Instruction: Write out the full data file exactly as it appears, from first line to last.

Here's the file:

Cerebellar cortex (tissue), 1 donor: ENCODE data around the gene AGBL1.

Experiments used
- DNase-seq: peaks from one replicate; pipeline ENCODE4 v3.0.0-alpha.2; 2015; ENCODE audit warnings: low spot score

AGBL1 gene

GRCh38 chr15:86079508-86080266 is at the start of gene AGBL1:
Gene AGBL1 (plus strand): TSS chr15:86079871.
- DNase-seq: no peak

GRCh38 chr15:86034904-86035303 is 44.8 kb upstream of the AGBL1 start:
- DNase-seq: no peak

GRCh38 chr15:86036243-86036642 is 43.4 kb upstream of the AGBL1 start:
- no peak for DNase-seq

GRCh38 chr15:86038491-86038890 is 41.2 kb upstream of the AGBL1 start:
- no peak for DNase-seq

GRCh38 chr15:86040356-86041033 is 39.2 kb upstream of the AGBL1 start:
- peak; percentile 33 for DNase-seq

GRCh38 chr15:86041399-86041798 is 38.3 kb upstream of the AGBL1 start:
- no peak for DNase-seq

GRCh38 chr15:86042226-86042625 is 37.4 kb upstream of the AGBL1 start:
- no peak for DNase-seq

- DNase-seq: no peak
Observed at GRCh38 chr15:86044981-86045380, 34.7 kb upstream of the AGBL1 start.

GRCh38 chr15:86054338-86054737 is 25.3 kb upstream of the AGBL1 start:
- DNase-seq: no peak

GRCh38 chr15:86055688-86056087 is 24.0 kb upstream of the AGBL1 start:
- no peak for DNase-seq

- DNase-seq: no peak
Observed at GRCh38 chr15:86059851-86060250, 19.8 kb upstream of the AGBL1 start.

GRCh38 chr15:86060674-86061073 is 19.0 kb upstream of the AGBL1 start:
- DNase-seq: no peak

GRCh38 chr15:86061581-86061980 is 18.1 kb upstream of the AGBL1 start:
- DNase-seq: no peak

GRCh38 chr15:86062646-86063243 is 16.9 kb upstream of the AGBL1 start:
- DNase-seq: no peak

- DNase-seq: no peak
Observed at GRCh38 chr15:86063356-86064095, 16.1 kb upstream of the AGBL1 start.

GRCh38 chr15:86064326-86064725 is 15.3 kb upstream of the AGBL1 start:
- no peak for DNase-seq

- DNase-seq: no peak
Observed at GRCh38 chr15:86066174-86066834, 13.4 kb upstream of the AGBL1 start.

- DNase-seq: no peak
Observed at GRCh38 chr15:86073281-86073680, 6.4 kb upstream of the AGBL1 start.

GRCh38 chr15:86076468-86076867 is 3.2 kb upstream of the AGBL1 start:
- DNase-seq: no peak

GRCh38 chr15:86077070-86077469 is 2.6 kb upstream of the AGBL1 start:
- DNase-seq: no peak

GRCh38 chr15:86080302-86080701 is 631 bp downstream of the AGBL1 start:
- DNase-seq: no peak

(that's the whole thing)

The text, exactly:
Cerebellar cortex (tissue), 1 donor: ENCODE data around the gene AGBL1.

Experiments used
- DNase-seq: peaks from one replicate; pipeline ENCODE4 v3.0.0-alpha.2; 2015; ENCODE audit warnings: low spot score

AGBL1 gene

GRCh38 chr15:86079508-86080266 is at the start of gene AGBL1:
Gene AGBL1 (plus strand): TSS chr15:86079871.
- DNase-seq: no peak

GRCh38 chr15:86034904-86035303 is 44.8 kb upstream of the AGBL1 start:
- DNase-seq: no peak

GRCh38 chr15:86036243-86036642 is 43.4 kb upstream of the AGBL1 start:
- no peak for DNase-seq

GRCh38 chr15:86038491-86038890 is 41.2 kb upstream of the AGBL1 start:
- no peak for DNase-seq

GRCh38 chr15:86040356-86041033 is 39.2 kb upstream of the AGBL1 start:
- peak; percentile 33 for DNase-seq

GRCh38 chr15:86041399-86041798 is 38.3 kb upstream of the AGBL1 start:
- no peak for DNase-seq

GRCh38 chr15:86042226-86042625 is 37.4 kb upstream of the AGBL1 start:
- no peak for DNase-seq

- DNase-seq: no peak
Observed at GRCh38 chr15:86044981-86045380, 34.7 kb upstream of the AGBL1 start.

GRCh38 chr15:86054338-86054737 is 25.3 kb upstream of the AGBL1 start:
- DNase-seq: no peak

GRCh38 chr15:86055688-86056087 is 24.0 kb upstream of the AGBL1 start:
- no peak for DNase-seq

- DNase-seq: no peak
Observed at GRCh38 chr15:86059851-86060250, 19.8 kb upstream of the AGBL1 start.

GRCh38 chr15:86060674-86061073 is 19.0 kb upstream of the AGBL1 start:
- DNase-seq: no peak

GRCh38 chr15:86061581-86061980 is 18.1 kb upstream of the AGBL1 start:
- DNase-seq: no peak

GRCh38 chr15:86062646-86063243 is 16.9 kb upstream of the AGBL1 start:
- DNase-seq: no peak

- DNase-seq: no peak
Observed at GRCh38 chr15:86063356-86064095, 16.1 kb upstream of the AGBL1 start.

GRCh38 chr15:86064326-86064725 is 15.3 kb upstream of the AGBL1 start:
- no peak for DNase-seq

- DNase-seq: no peak
Observed at GRCh38 chr15:86066174-86066834, 13.4 kb upstream of the AGBL1 start.

- DNase-seq: no peak
Observed at GRCh38 chr15:86073281-86073680, 6.4 kb upstream of the AGBL1 start.

GRCh38 chr15:86076468-86076867 is 3.2 kb upstream of the AGBL1 start:
- DNase-seq: no peak

GRCh38 chr15:86077070-86077469 is 2.6 kb upstream of the AGBL1 start:
- DNase-seq: no peak

GRCh38 chr15:86080302-86080701 is 631 bp downstream of the AGBL1 start:
- DNase-seq: no peak